Vara et al v. TSM Properties, LLC, et al
ORDER GRANTING MOTION FOR CONDITIONAL CERTIFICATION: Plaintiffs' 4 Motion to Proceed as a Collective Action, for Court-Authorized Notice and for Disclosure of the Names, Addresses, and Dates of Employment of the Potential Opt-In Plaintiffs is GRANTED. By Judge Robert E. Blackburn on 9/15/2014.(alowe )
IN THE UNITED STATES DISTRICT COURT
FOR THE DISTRICT OF COLORADO
Robert E. Blackburn, Judge
Civil Action No. 14-cv-00390-REB-BNB
RICARDA NAVA, and
JOSE VARA, on their own behalf and on behalf of all others similarly situated,
TSM PROPERTIES, LLC, d/b/a COSTA VIDA LT,
DISCIPLE FOODS, LLC,
COSTA VIDA – LONE TREE, LC,
COSTA VIDA – LONE TREE, LLC, and
ORDER GRANTING MOTION FOR CONDITIONAL CERTIFICATION
This matter is before me on the Plaintiffs’ Motion To Proceed as a Collective
Action, for Court-Authorized Notice and for Disclosure of the Names, Addresses,
and Dates of Employment of the Potential Opt-In Plaintiffs [#4]1 filed February 18,
2014. The defendants filed a response [#12], the plaintiff filed a reply [#15], and the
plaintiff filed a Notice of Supplemental Authority [#25]. I grant the motion.
“[#4]” is an example of the convention I use to identify the docket number assigned to a
specific paper by the court’s case management and electronic case filing system (CM/ECF). I use this
convention throughout this order.
I have jurisdiction over this case under 28 U.S.C. § 1331 (federal question), 29
U.S.C. § 216(b) (Fair Labor Standards Act), and 28 U.S.C. § 1367 (supplemental).
II. STANDARD OF REVIEW
This case involves alleged violations of the wage provisions of the Fair Labor
Standards Act (“FLSA” or ”the Act”). The plaintiffs seek to pursue a collective action
under the Act on behalf of themselves and other similarly situated current and former
employees of the defendants, TSM Properties, LLC, Disciple Foods, LLC, Lone Tree,
LC, Costa Vida-Lone Tree, LLC, and Spencer Bowen. Section 216(b) of the FLSA
provides the exclusive means of bringing such class-wide claims to redress alleged
violations of the FLSA. See 29 U.S.C.A. § 216(b); Brown v. Money Tree Mortgage,
Inc., 222 F.R.D. 676, 678-79 (D. Kan. 2004). Contrary to the procedures governing a
typical class action under Rule 23, plaintiffs who wish to participate in a FLSA collective
action must opt in to the action. See 29 U.S.C. § 216(b) (“No employee shall be a party
plaintiff to any such action unless he gives his consent in writing to become such a party
and such consent is filed in the court in which such action is brought.”); In re American
Family Mutual Insurance Co. Overtime Pay Litigation, 638 F.Supp.2d 1290, 1298
(D. Colo. 2009).
A collective action under the FLSA may be maintained only by and among
employees who are “similarly situated.” The Tenth Circuit has adopted a two-step
analysis governing this determination. At the initial “notice stage,” the trial court must
determine whether plaintiffs have made “substantial allegations that the putative class
members were together the victims of a single decision, policy, or plan.” Thiessen v.
General Electric Capital Corp., 267 F.3d 1095, 1102 (10th Cir. 2001), cert. denied,
536 U.S. 934 (2002) (citation and internal quotation marks omitted). The court makes
this determination relying on the allegations of the complaint and any affidavits filed by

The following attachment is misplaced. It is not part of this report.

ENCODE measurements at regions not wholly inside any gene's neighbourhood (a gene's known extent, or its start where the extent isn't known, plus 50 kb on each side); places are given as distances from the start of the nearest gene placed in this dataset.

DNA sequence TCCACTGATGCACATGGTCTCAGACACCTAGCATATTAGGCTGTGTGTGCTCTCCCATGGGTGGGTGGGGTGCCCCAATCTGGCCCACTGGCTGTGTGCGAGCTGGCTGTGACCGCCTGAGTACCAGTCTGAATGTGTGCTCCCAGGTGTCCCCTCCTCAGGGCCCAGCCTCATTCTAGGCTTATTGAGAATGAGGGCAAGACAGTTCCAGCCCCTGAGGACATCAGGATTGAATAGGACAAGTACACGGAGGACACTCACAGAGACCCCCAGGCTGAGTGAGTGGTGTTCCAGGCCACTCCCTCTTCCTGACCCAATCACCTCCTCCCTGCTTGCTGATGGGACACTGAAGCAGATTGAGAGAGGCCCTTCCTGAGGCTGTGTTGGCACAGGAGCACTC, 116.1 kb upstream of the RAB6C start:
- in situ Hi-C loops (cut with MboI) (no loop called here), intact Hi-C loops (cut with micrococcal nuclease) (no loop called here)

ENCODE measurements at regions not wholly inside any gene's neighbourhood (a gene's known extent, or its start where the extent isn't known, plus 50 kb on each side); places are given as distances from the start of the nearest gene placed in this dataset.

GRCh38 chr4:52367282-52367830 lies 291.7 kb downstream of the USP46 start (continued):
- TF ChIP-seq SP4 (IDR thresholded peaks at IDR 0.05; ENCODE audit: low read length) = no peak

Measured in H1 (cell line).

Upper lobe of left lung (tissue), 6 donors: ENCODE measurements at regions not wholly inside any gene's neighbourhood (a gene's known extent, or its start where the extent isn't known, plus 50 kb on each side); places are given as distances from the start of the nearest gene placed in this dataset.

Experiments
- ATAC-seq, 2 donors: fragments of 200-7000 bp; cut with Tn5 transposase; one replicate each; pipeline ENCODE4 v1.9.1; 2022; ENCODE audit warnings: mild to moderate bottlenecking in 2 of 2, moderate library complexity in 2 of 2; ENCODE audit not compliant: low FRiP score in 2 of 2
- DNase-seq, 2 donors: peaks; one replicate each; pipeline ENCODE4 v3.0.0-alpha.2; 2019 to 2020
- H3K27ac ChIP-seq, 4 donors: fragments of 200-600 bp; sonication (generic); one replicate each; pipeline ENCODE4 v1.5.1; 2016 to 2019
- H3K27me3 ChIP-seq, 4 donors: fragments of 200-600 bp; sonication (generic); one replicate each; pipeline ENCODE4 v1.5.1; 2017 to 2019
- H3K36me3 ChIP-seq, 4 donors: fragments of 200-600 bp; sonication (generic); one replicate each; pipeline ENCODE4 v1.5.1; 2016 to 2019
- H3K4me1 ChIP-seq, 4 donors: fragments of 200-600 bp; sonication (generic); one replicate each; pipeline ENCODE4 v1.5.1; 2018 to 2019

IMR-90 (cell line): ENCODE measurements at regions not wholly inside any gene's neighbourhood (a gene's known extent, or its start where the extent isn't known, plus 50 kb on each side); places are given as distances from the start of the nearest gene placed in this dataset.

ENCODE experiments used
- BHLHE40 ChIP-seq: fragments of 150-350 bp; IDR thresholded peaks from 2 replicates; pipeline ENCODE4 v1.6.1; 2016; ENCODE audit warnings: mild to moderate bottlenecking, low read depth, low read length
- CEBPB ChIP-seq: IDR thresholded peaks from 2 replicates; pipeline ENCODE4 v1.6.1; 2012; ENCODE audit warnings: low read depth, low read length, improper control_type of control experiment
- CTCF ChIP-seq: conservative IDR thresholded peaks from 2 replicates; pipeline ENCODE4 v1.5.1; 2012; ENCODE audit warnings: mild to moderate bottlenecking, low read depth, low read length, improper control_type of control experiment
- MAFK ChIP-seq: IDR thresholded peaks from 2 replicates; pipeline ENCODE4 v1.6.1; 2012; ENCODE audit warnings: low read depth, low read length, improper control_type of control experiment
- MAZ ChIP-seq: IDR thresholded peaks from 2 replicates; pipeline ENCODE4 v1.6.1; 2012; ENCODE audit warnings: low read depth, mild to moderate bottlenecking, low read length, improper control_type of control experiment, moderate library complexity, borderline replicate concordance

plaintiffs. Brown, 222 F.R.D. at 680. Certification at this step is conditional, and the
standard of proof “is a lenient one that typically results in class certification,” allowing
notice to be sent to the putative class members and discovery to be undertaken. Id. at
After discovery is complete, the second, or “decertification,” stage occurs. At that
point, the court applies a much stricter standard to determine whether class members
are similarly situated and, consequently, whether the action should continue as a
collective action. In making that determination, the court must evaluate, inter alia, “the
disparate factual and employment settings of the individual plaintiffs; the various
defenses available to defendant which appear to be individual to each plaintiff; fairness
and procedural considerations; and whether plaintiffs made any required filings before
instituting suit.” Brown, 222 F.R.D. at 679 (citing Thiessen, 267 F.3d at 1103).
The plaintiffs brought this action on behalf of themselves and other similarly
situated current and former employees of the defendants. The action was brought
under 29 U.S.C. § 216(b). The defendants own and operate Mexican restaurants.
According to the complaint [#1], the “plaintiffs and others similarly situated worked as
prep cooks, line cooks, tortilla-makers, cashiers, dishwashers and managers” in
Mexican restaurants operated by the defendants. Complaint [#1], ¶ 1. For purposes of
the present motion, I treat the allegations in the complaint [#1] as the relevant facts.
The plaintiffs allege that the defendants failed to pay the plaintiffs, and the group2 of
employees the plaintiffs seek to include in this action, overtime wages for hours worked
beyond forty hours for each work week. Id., ¶ 2. The plaintiffs regularly worked more
than forty hours per week for the defendants, but the defendants paid the plaintiffs for
hours in excess of forty hours per week at their regular hourly rate and not at the
overtime rate, or the defendants paid the plaintiffs with a “bonus” payment intended to
mask regular hourly rate payments for overtime hours worked. Id., ¶ 25. In addition,
the defendants appropriated tips that were meant for the plaintiffs. Id., ¶¶ 4, 28. Finally,
the defendants regularly deleted hours from paychecks of the plaintiffs. Id., ¶ 29.
The actions alleged in the complaint, if proven, violate the provisions of the